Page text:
It is very hard if you’re out in nature in New England on a routine basis to not develop a fascination with herons. These wonderfully large and patient birds are actually quite easy to photograph. Working stiffs, they only get annoyed with you if you get so close that you screw with their fishing. Can’t say that I blame them. Their markings and scars give each bird a distinctive purpose. For whatever reason, it has been a great year for heron along the Blackstone River. I thought I share a few environmental and reflective portraits as the season wanes.
Blackstone River Heritage Park, Upton, Massachusetts
Blackstone Valley Bicycle Path, Millbury, Massachusetts
Woonsocket Falls, Woonsocket, Rhode Island
Blackstone Valley Bicycle Path, Millbury, Massachusetts
One of my favorite books of all time was Time and Again, by the great Jack Finney. The book tells the story of a young man who with a bit of assistance from the government (clandestine of course) was able to engage in time travel. No equipment required though. All he had to do was make himself open to the experience. Time passes but it doesn’t really pass. It is still there if we know how to relate to it. The book’s star was residing, at the request of his coconspirators, at Manhattan’s famous Dakota building. After quite some time trying to figure out how to be open to the experience, and many false starts, he simply woke up one morning, went outside and it was the later 19th century. He had taken up the past’s invitation to visit.
It reminded me of what I try to see when visiting a place with the past. I do wish I could visit it for real (of course, I’m sure I would have no idea how to cope but what fun is it to think about that). Sometimes you can find a door or at least a window to the past, an object, an artifact, a story, a book. Walking along what was once the Blackstone Canal ins Uxbridge, MA it’s easy to hear history’s rumblings. In the Blackstone Heritage Corridor Park you’re walking along the towpath after all. A team of mules pulled the canal boats along the journey from Worcester to Providence. If it’s quiet, it is easy to ponder what it was like when the towpath was actually in use, in the early 1800’s. For me, one of the windows into that state of reverie are the intense reflections that can be seen there on a calm day.. They are intense enough to be disorienting and I offer you a small collection here. I resisted the temptation to turn them upside down. You’re welcome.
It’s been a challenging year, largely health wise. I’m very glad it’s passing for the most part, though many good things have happened. You realize who you can count on when times are tough and I’m blessed with some folks who were there for me. My, wife, daughter and son-in-law are at the top of the list, along with a crucially important poodle, a couple of very good doctors and some friends. Things are looking up so perhaps more productivity will be visible very shortly. To all who have faced tough times, and there are so many in our world, I hope your 2016 offers some hope.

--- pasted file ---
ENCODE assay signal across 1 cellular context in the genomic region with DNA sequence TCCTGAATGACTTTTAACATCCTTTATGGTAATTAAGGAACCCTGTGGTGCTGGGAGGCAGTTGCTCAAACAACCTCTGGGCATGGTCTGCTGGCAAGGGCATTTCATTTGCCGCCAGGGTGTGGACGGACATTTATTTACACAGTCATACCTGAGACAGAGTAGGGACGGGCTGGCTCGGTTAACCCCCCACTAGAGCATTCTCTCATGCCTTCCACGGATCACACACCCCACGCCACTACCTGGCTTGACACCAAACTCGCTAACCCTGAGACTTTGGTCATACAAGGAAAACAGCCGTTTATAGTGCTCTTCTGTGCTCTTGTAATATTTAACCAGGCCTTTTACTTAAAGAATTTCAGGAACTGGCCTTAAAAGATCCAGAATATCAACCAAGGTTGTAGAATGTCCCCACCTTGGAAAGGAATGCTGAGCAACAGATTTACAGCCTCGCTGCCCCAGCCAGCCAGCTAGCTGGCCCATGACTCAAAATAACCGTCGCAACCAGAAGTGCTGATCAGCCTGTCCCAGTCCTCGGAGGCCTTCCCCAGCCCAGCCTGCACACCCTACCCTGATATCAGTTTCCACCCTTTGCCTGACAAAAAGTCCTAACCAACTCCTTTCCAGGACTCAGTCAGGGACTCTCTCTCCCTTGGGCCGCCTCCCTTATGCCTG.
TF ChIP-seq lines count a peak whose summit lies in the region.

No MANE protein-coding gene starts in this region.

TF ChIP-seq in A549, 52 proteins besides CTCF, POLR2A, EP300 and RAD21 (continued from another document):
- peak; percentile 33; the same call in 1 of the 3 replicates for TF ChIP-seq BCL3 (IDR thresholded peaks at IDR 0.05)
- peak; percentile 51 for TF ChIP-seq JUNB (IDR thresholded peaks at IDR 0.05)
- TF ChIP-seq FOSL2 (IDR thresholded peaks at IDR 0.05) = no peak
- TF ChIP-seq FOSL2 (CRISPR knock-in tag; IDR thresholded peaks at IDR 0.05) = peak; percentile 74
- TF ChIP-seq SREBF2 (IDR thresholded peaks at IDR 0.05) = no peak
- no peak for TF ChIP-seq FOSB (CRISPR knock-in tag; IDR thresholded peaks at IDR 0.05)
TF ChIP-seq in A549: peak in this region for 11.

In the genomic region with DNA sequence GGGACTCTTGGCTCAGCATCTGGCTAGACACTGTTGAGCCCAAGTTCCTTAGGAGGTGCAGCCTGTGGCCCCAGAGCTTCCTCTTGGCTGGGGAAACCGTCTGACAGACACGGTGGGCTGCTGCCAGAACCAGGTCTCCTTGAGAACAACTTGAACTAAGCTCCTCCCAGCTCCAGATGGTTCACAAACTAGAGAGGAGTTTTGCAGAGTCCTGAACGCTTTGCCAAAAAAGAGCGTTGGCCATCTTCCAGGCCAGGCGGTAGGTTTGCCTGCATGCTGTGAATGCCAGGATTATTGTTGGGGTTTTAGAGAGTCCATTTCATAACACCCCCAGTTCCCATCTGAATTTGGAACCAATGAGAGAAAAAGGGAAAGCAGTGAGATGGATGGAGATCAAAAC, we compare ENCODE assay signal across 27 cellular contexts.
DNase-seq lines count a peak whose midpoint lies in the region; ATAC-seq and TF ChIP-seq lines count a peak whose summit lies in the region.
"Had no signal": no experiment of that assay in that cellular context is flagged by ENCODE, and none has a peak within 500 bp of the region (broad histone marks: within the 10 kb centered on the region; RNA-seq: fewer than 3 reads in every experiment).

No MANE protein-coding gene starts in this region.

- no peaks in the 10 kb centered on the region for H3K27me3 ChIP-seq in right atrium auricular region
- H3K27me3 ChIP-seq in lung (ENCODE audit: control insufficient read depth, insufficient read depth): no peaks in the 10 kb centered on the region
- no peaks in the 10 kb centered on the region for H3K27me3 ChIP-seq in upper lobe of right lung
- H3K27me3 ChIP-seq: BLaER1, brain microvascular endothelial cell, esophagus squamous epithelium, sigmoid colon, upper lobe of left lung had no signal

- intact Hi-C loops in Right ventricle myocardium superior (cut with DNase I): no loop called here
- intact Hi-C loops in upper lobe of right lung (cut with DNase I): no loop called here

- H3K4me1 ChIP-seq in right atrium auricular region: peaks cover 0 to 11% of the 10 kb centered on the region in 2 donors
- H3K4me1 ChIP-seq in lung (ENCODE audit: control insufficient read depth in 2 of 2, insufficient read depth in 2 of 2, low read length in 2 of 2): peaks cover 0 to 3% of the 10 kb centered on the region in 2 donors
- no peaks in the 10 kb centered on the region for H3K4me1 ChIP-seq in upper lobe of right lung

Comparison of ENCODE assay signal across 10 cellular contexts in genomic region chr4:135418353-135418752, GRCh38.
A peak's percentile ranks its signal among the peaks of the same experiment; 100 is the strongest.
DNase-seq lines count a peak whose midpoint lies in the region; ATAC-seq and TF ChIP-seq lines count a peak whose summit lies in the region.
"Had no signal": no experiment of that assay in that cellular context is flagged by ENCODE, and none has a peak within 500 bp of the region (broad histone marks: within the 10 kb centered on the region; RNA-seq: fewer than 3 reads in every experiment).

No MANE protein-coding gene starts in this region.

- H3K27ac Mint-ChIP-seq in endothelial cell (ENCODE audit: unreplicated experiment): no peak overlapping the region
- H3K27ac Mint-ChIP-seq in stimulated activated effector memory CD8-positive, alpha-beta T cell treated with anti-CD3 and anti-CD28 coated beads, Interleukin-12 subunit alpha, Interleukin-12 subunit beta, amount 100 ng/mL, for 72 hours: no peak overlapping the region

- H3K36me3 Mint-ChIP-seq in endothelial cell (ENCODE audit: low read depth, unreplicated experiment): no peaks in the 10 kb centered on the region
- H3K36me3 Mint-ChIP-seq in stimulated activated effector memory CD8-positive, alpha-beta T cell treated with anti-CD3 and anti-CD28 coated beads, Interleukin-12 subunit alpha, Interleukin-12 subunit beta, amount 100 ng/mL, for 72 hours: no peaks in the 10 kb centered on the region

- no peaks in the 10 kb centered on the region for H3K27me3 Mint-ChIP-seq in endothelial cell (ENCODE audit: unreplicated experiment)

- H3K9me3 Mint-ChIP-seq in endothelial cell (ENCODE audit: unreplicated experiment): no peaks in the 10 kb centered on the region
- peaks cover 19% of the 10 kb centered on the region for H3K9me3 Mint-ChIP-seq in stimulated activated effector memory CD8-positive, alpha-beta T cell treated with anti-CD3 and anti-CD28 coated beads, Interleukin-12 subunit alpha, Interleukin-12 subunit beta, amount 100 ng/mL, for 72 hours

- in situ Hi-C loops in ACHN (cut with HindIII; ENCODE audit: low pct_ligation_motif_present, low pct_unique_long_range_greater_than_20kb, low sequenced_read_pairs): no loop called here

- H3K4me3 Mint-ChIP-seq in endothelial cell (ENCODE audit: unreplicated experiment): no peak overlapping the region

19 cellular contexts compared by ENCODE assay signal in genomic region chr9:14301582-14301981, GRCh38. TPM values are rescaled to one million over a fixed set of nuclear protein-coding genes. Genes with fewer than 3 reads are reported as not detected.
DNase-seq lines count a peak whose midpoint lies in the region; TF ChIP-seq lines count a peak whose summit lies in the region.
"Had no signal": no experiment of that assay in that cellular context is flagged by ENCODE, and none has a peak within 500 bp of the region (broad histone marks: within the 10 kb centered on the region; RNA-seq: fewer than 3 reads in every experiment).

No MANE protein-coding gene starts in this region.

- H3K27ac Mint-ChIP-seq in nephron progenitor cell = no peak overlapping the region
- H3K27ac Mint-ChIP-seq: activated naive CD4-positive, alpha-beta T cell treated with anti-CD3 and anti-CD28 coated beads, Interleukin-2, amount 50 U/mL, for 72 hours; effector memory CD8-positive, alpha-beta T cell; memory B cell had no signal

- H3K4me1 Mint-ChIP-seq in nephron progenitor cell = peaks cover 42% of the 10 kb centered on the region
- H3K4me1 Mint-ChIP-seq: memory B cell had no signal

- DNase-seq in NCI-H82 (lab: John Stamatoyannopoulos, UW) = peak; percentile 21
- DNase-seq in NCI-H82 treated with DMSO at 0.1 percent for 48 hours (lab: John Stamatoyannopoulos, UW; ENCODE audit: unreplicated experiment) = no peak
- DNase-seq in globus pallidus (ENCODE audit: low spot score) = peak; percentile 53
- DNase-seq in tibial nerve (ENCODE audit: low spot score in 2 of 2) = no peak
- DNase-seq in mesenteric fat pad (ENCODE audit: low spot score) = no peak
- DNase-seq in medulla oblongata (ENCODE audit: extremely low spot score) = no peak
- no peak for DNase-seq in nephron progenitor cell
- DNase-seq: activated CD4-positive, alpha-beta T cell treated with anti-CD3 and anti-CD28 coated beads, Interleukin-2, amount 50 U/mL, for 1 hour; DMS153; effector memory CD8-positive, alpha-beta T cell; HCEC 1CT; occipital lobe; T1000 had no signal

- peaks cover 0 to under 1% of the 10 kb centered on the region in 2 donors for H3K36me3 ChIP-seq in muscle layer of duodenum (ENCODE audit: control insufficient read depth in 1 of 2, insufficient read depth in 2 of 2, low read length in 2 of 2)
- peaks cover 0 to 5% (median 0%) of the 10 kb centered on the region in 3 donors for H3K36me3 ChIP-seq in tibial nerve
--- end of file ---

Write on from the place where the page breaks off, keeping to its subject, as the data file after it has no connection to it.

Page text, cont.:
I must confess, then that in spite of their efforts to assist me, I hate going to the doctor. It’s not the doctor, it’s going for the visit. This is my problem, not their problem, but I hate it regardless. I don’t know what the issue is, but it has always been with me even though I grew up around doctors. Yesterday, we had the last visit for 2015 (but, ah, it ain’t over yet…..I know, I know, I’m knocking on wood as fast as I can!). I was relieved, to say the least. We’re heading home and looking for a creative thing to do for lunch. Of course, it is spring time in New England (I know, I’m really tempting fate here for the second time in the same blog posting. I’m sure I will be sorry I said that in a few days or weeks at most). The temperature is unseasonably warm. We decided to stop off at the South Natick Dam, a very contemplative spot along the Charles River in the town of Natick, Massachusetts. Got a couple of chicken caesar wraps and went to sit on one of the benches along the river. It was very dark and still cool, but getting warmer. Actually, the air was becoming warmer than the very still water. The show began.
Fog started to come drift down the river, which was so still it offered perfect reflections. Always have a camera with you, and I don’t mean an iPhone. I’ll let the images tell the rest of the story.
A nice Christmas gift, the left us almost as quickly as it arrived. Happy Holidays to you and yours.
When you’re close to a great location, return visits are often very rewarding. You can develop a level of intimacy with place. You start to suspect that you’ll see things differently along certain paths. And of course, you experience the location in different weather and different light. So back to Elm Park (Worcester, MA, USA) we go, once again accompanied by the increasingly trusty Nikon V1. Love that little camera and it fits right into the overcoat pocket. For those who want to know, the lens that is usually on the camera is the 10 – 100 mm zoom. It’s really a power zoom for video, but it covers a lot of territory, focal length wise. That range is the equivalent to 28 – 280 mm on a full frame 35 mm camera. The reflections in the pond continue to call out, as though they have a life of their own. (Click on the image for a slightly better view.)
Honestly, not a lot of photoshop post processing here. Pretty much point shoot and print.
I did, however, flip all three in terms of orientation. When you’re standing on the shoreline, the reflections are of course upside down. Here’s the old Fire Alarm Building along Park Ave. This is actually a two image panorama.